A decade ago, the G20 nations pledged to phase out their support and use of fossil fuel.
Ten years later, some of these member countries are found to have tripled their subsidies to coal power plants.
A somewhat contradictory move.
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The G20 is an international forum that meets annually. It comprises of the governments and central bank governors from the EU countries and 19 other countries.
Due to the major issue of climate change, the member nations had decided to minimize their subsidies in order to cut down carbon emissions.
G20 nations financing major fossil fuel power plants
A report, published by the Overseas Development Institute (ODI), in fact, show that Japan is one of the largest economic supporters of coal. Japan is, of course, a long time member of the G20 forum.
These findings prove surprising since, Shinzo Abe, Japan's Prime Minister, said in September:
"Climate change can be life-threatening to all generations...We must take more robust actions and reduce the use of fossil fuels."
Ahead of Japan in providing subsidies are China and India. South Africa, South Korea, Indonesia, and the US are next.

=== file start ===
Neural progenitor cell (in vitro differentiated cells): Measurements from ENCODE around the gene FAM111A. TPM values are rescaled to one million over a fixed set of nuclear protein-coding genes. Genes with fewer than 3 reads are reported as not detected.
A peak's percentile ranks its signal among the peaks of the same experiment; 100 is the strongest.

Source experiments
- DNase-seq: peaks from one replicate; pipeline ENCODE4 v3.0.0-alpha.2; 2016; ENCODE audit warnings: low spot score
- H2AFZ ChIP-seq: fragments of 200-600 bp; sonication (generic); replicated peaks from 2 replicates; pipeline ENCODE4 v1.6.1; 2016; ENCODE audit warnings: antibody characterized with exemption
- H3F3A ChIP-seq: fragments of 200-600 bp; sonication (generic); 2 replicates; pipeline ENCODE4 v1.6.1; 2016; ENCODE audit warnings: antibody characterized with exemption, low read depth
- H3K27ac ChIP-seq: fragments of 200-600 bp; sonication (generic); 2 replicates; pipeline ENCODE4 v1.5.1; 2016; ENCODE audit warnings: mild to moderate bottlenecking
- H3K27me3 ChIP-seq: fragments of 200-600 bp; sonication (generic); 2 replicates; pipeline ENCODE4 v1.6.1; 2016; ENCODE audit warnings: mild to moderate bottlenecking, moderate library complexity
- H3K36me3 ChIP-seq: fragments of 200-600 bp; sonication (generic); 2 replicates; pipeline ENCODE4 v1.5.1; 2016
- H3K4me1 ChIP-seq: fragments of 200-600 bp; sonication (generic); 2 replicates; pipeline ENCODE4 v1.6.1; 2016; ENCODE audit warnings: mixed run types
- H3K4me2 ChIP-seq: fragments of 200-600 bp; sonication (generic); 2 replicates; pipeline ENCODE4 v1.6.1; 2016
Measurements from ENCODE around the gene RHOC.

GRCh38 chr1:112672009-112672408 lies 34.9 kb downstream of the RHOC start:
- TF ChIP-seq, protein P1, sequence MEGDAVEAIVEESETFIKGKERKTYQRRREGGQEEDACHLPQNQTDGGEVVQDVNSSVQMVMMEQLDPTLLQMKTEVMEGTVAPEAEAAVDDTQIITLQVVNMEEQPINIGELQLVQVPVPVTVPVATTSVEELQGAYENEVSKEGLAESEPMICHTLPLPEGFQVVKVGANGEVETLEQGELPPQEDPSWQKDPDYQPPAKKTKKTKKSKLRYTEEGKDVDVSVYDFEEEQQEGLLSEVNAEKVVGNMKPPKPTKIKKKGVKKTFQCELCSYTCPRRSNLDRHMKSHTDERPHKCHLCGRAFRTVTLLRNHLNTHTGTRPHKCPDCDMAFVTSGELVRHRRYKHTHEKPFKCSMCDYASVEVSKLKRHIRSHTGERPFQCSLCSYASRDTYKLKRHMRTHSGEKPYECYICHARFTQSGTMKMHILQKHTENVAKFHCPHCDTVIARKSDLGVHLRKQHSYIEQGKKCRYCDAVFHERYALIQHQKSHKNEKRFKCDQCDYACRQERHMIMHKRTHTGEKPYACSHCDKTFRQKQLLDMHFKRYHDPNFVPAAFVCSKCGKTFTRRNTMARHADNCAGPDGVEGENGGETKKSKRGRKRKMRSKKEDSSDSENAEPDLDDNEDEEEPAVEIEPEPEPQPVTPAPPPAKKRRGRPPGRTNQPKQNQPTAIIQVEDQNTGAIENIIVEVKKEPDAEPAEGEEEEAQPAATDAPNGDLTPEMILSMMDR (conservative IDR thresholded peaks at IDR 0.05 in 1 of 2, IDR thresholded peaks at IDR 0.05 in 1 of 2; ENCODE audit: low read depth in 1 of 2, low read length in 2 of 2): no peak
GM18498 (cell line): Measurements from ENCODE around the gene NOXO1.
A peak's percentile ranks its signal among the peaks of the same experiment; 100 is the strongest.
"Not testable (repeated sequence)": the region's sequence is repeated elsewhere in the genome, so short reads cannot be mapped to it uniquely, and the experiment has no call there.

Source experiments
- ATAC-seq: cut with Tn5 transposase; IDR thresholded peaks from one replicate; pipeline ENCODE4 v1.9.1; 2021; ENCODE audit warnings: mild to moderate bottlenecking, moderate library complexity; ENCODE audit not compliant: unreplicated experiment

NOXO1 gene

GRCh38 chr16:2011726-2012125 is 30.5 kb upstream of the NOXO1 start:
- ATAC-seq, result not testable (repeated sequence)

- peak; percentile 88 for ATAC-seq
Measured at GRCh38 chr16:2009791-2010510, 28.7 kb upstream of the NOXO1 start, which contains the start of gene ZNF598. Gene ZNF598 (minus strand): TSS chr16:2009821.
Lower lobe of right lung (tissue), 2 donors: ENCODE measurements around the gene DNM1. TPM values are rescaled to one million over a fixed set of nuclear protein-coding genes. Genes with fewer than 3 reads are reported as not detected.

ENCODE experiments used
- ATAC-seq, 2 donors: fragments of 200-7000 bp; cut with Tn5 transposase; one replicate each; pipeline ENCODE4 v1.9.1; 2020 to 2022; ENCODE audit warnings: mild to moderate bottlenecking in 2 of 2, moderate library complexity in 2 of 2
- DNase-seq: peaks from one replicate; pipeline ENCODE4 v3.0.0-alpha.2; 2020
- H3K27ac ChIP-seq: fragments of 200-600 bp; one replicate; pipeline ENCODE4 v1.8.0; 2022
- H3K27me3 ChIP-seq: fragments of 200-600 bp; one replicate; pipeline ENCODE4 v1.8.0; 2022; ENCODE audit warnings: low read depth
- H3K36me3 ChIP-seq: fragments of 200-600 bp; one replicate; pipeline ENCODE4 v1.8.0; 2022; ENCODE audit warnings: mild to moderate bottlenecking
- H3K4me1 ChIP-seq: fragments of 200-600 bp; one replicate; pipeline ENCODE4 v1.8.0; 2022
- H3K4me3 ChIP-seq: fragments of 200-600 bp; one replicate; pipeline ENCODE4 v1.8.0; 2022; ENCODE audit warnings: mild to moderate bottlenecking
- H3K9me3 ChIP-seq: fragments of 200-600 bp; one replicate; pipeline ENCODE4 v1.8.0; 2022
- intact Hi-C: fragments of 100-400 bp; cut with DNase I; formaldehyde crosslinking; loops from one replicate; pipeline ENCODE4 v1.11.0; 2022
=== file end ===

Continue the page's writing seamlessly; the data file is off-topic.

Ipek Gençsü, lead author of the report said: "It has now been 10 years since the G20 committed to phasing out fossil fuel subsidies, yet astonishingly governments are actually increasing the amount they give to coal power plants."
This is worrying information, indeed.
Global emissions need to come down by half in the next decade if we want to save millions of human and animals lives alike. Otherwise, droughts, floods, extreme heat waves, and poverty will continue to worsen.
Unfortunately for all, emissions are still worsening. The year 2018 saw coal-fired power as the highest, singular, contributor to the increase in emissions that year.
The researchers of the report discovered that the average annual amount of financial and tax subsidies for coal mining with building and maintaining coal-fired power plants rose from $17bn in 2014 to $47bn in 2017.
Contrastingly, coal mining subsidies themselves halved during that period, from $22bn to $10bn.
"In reality, government support to coal is much larger than our report's numbers show, because many G20 countries still lack transparency on the many ways they subsidise coal," said Ivetta Gerasimchuk, co-author of the report.
Coal use is probably going to end soon as the sector is declining around the world. It feels very much like these governments are dragging their feet towards the inevitable.
It's not all doom and gloom however, as approximately 5 percent of coal subsidies found in the report went to supporting transitions away from coal, particularly in the UK and Germany.